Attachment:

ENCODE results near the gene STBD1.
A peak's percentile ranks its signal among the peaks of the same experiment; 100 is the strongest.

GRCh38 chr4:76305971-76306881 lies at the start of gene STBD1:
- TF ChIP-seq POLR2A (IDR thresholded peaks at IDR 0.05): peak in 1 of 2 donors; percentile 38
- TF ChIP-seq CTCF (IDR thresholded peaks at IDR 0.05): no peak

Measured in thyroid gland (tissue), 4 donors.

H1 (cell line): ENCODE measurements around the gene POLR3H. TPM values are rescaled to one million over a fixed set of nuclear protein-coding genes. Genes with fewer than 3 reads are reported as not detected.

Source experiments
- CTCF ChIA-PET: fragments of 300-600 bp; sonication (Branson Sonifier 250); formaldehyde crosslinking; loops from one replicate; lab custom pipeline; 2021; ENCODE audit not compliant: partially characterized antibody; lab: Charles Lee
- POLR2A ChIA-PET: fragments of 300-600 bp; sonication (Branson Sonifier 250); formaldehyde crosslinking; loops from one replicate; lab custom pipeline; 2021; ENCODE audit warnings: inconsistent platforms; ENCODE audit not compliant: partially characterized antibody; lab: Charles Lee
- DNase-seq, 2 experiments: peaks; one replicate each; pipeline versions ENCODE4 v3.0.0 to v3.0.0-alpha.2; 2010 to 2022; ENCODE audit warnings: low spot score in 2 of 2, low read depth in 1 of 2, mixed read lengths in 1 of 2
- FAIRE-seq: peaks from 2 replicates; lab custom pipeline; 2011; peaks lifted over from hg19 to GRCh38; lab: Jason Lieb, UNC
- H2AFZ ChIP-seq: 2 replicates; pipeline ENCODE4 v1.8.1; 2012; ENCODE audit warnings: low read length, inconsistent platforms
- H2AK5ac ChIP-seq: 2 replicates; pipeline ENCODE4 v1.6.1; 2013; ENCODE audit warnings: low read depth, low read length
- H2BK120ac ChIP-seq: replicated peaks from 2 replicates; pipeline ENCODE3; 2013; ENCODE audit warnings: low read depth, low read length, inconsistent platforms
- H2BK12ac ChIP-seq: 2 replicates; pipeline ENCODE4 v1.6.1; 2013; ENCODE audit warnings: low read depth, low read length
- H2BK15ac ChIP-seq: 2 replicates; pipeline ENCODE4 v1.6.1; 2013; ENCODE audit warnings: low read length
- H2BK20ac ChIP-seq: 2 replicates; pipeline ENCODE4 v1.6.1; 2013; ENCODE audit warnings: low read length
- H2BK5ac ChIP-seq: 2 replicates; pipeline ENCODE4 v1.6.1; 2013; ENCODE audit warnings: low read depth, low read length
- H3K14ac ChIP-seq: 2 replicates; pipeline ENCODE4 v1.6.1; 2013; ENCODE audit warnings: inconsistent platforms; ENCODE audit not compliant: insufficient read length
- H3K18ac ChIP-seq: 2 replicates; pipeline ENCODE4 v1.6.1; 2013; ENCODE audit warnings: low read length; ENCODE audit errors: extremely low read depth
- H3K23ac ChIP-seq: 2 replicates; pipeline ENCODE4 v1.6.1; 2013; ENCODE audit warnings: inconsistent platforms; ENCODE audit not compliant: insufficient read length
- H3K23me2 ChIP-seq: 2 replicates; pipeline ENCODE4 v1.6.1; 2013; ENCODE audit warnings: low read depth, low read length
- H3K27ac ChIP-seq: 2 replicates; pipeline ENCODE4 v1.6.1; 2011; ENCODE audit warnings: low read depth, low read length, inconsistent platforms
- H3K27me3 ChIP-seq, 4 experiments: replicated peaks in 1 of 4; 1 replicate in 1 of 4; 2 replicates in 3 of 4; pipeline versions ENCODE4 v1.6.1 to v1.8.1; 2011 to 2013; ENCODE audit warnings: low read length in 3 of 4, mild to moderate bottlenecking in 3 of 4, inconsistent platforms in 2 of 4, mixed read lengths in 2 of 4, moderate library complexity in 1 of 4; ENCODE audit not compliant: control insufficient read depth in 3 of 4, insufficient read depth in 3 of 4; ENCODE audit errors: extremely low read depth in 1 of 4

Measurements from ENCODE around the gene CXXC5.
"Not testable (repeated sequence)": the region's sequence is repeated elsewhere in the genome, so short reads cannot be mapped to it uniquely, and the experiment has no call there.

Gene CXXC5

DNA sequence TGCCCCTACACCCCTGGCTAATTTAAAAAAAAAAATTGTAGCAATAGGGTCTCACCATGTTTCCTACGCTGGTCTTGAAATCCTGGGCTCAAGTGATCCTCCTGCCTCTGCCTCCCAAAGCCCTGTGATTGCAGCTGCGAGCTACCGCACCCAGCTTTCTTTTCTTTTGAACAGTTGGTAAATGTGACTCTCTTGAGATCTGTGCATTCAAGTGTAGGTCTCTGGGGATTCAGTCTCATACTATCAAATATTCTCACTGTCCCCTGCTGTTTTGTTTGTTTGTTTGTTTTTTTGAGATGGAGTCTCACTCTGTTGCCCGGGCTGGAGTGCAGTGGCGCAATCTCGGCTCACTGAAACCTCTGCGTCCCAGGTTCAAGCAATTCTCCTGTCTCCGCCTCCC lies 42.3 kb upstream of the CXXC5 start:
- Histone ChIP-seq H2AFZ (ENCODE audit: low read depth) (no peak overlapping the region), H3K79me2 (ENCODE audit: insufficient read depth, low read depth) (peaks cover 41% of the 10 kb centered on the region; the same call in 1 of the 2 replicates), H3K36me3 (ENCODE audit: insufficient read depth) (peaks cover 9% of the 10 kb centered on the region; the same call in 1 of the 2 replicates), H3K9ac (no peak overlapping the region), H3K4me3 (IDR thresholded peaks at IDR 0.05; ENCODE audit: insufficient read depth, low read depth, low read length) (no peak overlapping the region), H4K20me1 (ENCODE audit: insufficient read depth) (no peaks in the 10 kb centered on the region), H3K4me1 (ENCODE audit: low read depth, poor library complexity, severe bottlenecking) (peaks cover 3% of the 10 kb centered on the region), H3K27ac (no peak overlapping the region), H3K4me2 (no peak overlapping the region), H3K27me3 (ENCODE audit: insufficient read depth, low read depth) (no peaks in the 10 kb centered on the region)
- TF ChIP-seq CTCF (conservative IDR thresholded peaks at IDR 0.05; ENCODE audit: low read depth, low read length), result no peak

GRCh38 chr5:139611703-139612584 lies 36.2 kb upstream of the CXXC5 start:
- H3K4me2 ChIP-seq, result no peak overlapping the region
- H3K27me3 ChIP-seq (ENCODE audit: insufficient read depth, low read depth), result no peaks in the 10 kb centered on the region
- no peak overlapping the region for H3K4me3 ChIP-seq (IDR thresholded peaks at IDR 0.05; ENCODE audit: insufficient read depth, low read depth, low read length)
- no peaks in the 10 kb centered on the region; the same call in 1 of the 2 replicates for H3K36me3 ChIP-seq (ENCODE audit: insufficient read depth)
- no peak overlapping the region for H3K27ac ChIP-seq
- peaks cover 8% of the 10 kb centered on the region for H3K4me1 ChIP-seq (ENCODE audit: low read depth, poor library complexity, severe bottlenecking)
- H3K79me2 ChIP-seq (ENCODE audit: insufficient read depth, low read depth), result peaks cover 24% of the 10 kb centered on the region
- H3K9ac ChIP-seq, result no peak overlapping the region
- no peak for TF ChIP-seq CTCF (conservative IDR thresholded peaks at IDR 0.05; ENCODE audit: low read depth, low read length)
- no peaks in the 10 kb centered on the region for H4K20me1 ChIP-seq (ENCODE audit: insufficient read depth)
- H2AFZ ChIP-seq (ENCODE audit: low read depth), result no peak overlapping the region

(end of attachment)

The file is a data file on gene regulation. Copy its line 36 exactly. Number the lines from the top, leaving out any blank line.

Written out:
- no peaks in the 10 kb centered on the region; the same call in 1 of the 2 replicates for H3K36me3 ChIP-seq (ENCODE audit: insufficient read depth)